A ransomware operation called Netwalker is working on the recruitment of affiliates with the promise of a big payoff in the millions of dollars. The campaign is paired with an auto-publishing data leak blog to push for more ransom payments.
The operation started as Mailto, being responsible for a lot of high profile attacks. The threat actors rebranded themselves under the name Netwalker in March 2020, then began work on recruiting affiliates to distribute their ransomware. The affiliates were primed to control the breaching of networks and deployment of ransomware, receiving most of the payments these bring.
Promises of more money by the Netwalker Cybercriminals
Advanced Intelligence, a cyber intelligence company, found that the public operator of the Netwalker ransomware was interviewing potential affiliates for that program since March 2020. Netwalker outlined the improvements they made to their operation in a post, sharing data about their ransom payments and how they extort their chosen victims.
This Week in Malware Ep 5: NetWalker Ransomware
The Netwalker affiliate message Source: Twitter
The Ransom Payments Average a $696,000 to $1.5 Million
Affiliates are offered 70% of the paid ransom amount, allegedly allowing them to earn massive sums up to or over a million US dollars in a single ransom payment. Apart from the impressively large payouts, Netwalker is promoting the automatic publishing website with data leaks, allowing affiliates to upload links to the stolen data. They can also set dates when the information would be publicly released if the payments aren't made.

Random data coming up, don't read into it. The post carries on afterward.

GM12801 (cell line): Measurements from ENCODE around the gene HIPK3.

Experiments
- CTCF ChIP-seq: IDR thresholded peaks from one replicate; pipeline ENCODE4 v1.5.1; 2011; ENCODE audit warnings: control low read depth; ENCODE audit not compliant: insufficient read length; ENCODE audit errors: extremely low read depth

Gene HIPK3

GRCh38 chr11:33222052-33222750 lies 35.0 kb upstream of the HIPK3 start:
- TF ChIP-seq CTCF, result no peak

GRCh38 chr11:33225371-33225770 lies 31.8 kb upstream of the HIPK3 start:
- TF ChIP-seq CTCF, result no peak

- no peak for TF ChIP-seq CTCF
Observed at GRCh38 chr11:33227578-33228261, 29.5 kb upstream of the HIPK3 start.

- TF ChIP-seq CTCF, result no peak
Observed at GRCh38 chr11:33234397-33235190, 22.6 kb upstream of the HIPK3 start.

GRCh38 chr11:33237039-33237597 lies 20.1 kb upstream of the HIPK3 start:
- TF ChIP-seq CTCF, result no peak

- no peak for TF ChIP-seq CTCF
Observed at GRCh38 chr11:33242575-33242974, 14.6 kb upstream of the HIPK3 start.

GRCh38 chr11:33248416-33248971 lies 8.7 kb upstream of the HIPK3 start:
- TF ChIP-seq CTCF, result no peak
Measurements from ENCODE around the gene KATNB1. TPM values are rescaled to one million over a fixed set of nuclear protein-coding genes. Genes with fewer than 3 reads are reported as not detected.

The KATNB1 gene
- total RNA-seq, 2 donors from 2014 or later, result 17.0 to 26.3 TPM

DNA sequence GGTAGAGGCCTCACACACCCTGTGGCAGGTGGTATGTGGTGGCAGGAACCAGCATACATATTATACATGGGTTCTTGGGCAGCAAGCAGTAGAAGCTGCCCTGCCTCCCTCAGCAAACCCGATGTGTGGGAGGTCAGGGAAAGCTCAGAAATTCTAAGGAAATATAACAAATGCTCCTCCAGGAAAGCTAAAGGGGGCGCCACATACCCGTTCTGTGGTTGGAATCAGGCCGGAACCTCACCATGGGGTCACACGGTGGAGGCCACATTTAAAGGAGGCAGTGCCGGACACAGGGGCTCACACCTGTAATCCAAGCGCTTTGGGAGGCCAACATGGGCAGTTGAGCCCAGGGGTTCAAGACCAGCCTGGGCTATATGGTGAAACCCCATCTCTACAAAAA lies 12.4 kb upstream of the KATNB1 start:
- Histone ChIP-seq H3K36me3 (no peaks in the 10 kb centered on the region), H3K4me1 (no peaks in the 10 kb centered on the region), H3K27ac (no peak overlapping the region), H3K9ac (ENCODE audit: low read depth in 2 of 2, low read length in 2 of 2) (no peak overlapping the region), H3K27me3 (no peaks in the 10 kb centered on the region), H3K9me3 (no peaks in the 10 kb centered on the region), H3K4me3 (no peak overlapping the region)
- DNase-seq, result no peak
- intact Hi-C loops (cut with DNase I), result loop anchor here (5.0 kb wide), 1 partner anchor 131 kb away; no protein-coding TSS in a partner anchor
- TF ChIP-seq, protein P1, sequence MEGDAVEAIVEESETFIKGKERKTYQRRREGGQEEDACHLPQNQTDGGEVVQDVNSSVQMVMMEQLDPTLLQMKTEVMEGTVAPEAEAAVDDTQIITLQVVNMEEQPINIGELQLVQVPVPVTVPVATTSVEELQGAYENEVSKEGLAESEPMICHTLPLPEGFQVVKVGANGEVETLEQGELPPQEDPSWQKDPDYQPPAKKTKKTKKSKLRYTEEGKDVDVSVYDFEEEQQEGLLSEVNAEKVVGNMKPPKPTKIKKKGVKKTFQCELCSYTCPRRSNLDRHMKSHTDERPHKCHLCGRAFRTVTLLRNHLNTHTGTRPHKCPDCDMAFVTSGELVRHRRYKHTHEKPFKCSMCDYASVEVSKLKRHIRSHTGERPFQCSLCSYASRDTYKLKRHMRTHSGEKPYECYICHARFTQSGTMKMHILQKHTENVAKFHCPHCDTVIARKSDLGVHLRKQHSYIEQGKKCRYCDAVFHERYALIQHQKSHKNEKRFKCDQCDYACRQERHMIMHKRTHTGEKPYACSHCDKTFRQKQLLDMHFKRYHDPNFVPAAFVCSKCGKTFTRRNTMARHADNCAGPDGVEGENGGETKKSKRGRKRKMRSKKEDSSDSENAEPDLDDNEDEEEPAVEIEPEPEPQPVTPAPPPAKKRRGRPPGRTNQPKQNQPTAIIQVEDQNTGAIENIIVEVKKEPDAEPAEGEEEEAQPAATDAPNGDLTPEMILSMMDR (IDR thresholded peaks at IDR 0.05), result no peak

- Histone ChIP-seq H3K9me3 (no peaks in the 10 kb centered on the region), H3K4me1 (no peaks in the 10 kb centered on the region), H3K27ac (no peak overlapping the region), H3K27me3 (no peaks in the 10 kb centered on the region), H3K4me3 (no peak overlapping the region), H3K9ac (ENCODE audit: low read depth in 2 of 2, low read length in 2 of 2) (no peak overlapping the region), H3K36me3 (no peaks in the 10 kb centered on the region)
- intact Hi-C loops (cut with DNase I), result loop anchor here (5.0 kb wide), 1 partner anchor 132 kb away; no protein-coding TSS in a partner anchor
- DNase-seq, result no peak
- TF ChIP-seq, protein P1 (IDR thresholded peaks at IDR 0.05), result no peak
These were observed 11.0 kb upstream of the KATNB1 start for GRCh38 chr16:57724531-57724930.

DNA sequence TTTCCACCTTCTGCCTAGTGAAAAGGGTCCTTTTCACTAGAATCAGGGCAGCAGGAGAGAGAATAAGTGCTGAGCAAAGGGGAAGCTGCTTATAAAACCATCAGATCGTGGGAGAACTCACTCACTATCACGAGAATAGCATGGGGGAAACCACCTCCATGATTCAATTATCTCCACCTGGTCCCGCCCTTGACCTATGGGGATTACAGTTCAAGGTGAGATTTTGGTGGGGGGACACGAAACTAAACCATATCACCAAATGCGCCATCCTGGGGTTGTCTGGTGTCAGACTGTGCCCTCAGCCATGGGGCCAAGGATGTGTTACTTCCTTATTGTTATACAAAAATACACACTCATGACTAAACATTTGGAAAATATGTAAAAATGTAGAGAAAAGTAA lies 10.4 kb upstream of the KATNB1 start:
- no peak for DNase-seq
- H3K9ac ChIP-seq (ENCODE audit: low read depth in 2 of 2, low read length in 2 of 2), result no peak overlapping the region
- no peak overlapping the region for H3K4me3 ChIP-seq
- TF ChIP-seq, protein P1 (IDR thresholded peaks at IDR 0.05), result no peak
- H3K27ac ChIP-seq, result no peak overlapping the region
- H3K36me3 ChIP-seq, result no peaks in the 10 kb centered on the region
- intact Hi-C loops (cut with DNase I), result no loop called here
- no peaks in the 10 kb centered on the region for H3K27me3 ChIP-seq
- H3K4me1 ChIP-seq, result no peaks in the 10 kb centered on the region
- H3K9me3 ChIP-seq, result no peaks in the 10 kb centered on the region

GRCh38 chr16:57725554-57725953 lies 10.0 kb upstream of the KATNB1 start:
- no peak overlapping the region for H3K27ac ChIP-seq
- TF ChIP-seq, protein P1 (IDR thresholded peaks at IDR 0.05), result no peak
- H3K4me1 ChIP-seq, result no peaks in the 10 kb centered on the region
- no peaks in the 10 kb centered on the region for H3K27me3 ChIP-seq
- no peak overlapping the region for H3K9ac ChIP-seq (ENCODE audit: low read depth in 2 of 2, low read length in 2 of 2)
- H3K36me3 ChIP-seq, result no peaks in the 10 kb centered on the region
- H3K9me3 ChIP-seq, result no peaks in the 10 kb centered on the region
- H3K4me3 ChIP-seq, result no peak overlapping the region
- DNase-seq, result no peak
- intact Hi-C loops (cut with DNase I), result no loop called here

That type of approach became more common at the beginning of 2020 for ransomware operators, stealing data before encrypting it and holding that extra blackmail material over their victims. The cybercriminals threaten the victims with a public release of the sensitive files on data leak sites if the ransom isn't paid.
The Netwalker operators took things to a new level when they created a leak site that allows their recruited affiliates to create posts. That includes the victim's name, description, a password for data files, links to their data, and the time and date the data may be leaked. The website shows a countdown with a particular victim's data to push the victims into anxiety, forcing them to consider making the payment. When the countdown is done, the leak is automatically published with a link and password for the stolen data. The data is most often hosted on the file-sharing website MEGA.
The Netwalker ransom note
How does the Netwalker Ransomware Operate?
The Netwalker ransomware usually spreads through phishing emails, currently bearing the COVID-19 theme, masquerading as health alerts from respected authorities. The emails are paired with malicious attachments written in a VB script, capable of infecting a machine by merely opening the attached document. Once the document is executed, it encrypts files on the device and adds a random extension to the encrypted data, as is the default modus operandi with ransomware.